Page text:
Date: 20 April 2012
The Department of Conservation with the help of Fiordland College students have released eighteen South Island robin/kakaruai at the Cleddau River Delta, Milford Sound.
This is the second of two robin transfers to bring back the birdsong around the Milford township and restore the forest to its former glory. The latest transfer was necessary to ensure good numbers for establishing a population, and follows the first transfer of robins to the site in March 2011.
Robins had disappeared from the Cleddau Delta until DOC and the Fiordland Conservation Trust initiated three years of successful pest trapping sponsored by Eco Tours & Cruize Milford which has now provided a refuge for native species such as robins.
The day was supported by three students from Fiordland College who joined DOC staff to collect the robins from the nearby Eglinton Valley.
The Eglinton Valley has an intensive pest control programme allowing native bird populations to flourish, allowing DOC to source birds for transfer into other areas like the Cleddau Delta.
The students helped staff entice the robins to the forest floor using mealworms and then caught the robins using hand nets. From there they were transferred in boxes to the Cleddau Delta forest and released the same day.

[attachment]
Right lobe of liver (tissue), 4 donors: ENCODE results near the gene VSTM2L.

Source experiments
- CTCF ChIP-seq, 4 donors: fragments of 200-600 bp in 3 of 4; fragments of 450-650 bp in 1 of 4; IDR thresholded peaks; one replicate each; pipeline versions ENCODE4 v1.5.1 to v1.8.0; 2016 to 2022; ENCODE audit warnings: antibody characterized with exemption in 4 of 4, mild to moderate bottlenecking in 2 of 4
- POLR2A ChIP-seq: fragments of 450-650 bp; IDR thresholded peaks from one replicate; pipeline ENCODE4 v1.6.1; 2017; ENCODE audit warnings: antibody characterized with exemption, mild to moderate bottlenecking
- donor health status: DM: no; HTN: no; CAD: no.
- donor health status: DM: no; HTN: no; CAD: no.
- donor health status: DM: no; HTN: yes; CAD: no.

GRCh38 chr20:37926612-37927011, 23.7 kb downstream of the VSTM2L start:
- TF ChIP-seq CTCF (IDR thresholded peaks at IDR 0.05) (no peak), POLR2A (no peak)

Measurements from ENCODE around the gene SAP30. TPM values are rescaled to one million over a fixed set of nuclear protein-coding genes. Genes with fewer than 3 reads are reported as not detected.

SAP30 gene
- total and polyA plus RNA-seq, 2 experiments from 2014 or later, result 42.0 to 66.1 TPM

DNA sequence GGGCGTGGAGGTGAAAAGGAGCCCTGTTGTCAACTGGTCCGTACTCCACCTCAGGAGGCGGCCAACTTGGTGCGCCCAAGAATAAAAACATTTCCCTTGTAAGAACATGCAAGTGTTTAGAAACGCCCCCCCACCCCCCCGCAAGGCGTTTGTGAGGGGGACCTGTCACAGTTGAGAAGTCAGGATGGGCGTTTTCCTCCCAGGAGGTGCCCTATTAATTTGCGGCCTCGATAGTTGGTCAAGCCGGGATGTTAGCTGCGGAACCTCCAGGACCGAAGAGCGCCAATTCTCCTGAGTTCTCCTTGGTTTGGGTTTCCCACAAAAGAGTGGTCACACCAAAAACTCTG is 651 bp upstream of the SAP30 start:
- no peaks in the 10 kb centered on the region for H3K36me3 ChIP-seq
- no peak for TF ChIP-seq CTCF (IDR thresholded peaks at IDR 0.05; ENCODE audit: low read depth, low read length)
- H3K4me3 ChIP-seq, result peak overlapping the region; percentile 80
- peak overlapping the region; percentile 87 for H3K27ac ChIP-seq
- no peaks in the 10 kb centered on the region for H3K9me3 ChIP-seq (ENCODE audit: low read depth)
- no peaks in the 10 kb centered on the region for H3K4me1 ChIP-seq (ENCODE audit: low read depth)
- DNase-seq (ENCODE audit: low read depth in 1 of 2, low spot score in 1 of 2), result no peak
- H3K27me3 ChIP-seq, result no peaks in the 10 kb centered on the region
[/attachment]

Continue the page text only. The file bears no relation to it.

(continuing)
“It’s such a satisfying part of conservation work when we can return a once abundant species such as the robin to Milford” said Biodiversity ranger Lucy Rossiter. “It is a testament to predator control efforts which wouldn’t be possible without support from community groups and businesses such as Eco Tours & Cruize Milford“.
It is hoped that visitors to Milford Sound will be able to enjoy the benefits that predator control provides and enjoy seeing and hearing the new feathery residents as well as other native bird species.
The Department welcomes information regarding sightings of robins with coloured bands on their legs to get an idea of where birds have dispersed following the transfer.
- South Island robins were once widespread throughout Fiordland National Park and are still common in some eastern areas. It is likely that rats and stoats caused local extinction in the Cleddau catchment.
- During September 2007 work began on a project to control introduced animal pests in a 40 ha area of coastal forest covering the old Cleddau River delta at Milford Sound.
- The pest trapping and first robin transfer in April 2011 was sponsored by Eco Tours & Cruize Milford - a tourism operator running guided coach journeys between Queenstown, Te Anau, and Milford Sound and cruises of Milford Sound.
- This project compliments wider stoat control programmes maintained by DOC and other businesses and community members in the Milford-Cleddau area, and is part of the larger Clinton/Arthur/Cleddau whio (blue duck) security site.
Gerard Hill - Biodiversity Ranger
Ph: +64 3 249 0200